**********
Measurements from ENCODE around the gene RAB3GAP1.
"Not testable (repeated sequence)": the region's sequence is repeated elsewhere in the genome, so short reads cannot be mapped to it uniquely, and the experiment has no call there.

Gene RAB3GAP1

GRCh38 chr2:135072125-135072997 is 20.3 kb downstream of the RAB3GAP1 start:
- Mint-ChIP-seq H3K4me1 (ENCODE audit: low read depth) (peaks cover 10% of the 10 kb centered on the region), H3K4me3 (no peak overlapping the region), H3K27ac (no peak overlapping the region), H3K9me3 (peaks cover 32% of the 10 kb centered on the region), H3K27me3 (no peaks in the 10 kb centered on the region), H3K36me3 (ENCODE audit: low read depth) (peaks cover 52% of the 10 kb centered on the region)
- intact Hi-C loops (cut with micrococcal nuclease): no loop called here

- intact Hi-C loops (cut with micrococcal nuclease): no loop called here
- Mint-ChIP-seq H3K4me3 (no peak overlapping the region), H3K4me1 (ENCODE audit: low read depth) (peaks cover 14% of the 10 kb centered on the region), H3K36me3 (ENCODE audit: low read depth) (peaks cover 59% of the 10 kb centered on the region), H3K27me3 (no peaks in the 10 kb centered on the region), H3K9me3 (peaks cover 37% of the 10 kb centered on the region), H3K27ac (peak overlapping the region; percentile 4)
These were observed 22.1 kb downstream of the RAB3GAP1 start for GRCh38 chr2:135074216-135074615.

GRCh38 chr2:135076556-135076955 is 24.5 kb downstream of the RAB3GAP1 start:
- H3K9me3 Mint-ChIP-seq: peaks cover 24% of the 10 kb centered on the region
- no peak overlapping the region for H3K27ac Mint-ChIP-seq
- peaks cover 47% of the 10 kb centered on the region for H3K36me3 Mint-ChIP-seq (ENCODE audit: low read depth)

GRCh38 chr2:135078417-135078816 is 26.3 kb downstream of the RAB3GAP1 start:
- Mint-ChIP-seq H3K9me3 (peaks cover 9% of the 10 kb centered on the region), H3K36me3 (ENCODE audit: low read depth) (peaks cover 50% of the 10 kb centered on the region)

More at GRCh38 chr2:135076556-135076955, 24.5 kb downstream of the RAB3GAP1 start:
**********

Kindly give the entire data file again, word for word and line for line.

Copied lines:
Measurements from ENCODE around the gene RAB3GAP1.
"Not testable (repeated sequence)": the region's sequence is repeated elsewhere in the genome, so short reads cannot be mapped to it uniquely, and the experiment has no call there.

Gene RAB3GAP1

GRCh38 chr2:135072125-135072997 is 20.3 kb downstream of the RAB3GAP1 start:
- Mint-ChIP-seq H3K4me1 (ENCODE audit: low read depth) (peaks cover 10% of the 10 kb centered on the region), H3K4me3 (no peak overlapping the region), H3K27ac (no peak overlapping the region), H3K9me3 (peaks cover 32% of the 10 kb centered on the region), H3K27me3 (no peaks in the 10 kb centered on the region), H3K36me3 (ENCODE audit: low read depth) (peaks cover 52% of the 10 kb centered on the region)
- intact Hi-C loops (cut with micrococcal nuclease): no loop called here

- intact Hi-C loops (cut with micrococcal nuclease): no loop called here
- Mint-ChIP-seq H3K4me3 (no peak overlapping the region), H3K4me1 (ENCODE audit: low read depth) (peaks cover 14% of the 10 kb centered on the region), H3K36me3 (ENCODE audit: low read depth) (peaks cover 59% of the 10 kb centered on the region), H3K27me3 (no peaks in the 10 kb centered on the region), H3K9me3 (peaks cover 37% of the 10 kb centered on the region), H3K27ac (peak overlapping the region; percentile 4)
These were observed 22.1 kb downstream of the RAB3GAP1 start for GRCh38 chr2:135074216-135074615.

GRCh38 chr2:135076556-135076955 is 24.5 kb downstream of the RAB3GAP1 start:
- H3K9me3 Mint-ChIP-seq: peaks cover 24% of the 10 kb centered on the region
- no peak overlapping the region for H3K27ac Mint-ChIP-seq
- peaks cover 47% of the 10 kb centered on the region for H3K36me3 Mint-ChIP-seq (ENCODE audit: low read depth)

GRCh38 chr2:135078417-135078816 is 26.3 kb downstream of the RAB3GAP1 start:
- Mint-ChIP-seq H3K9me3 (peaks cover 9% of the 10 kb centered on the region), H3K36me3 (ENCODE audit: low read depth) (peaks cover 50% of the 10 kb centered on the region)

More at GRCh38 chr2:135076556-135076955, 24.5 kb downstream of the RAB3GAP1 start: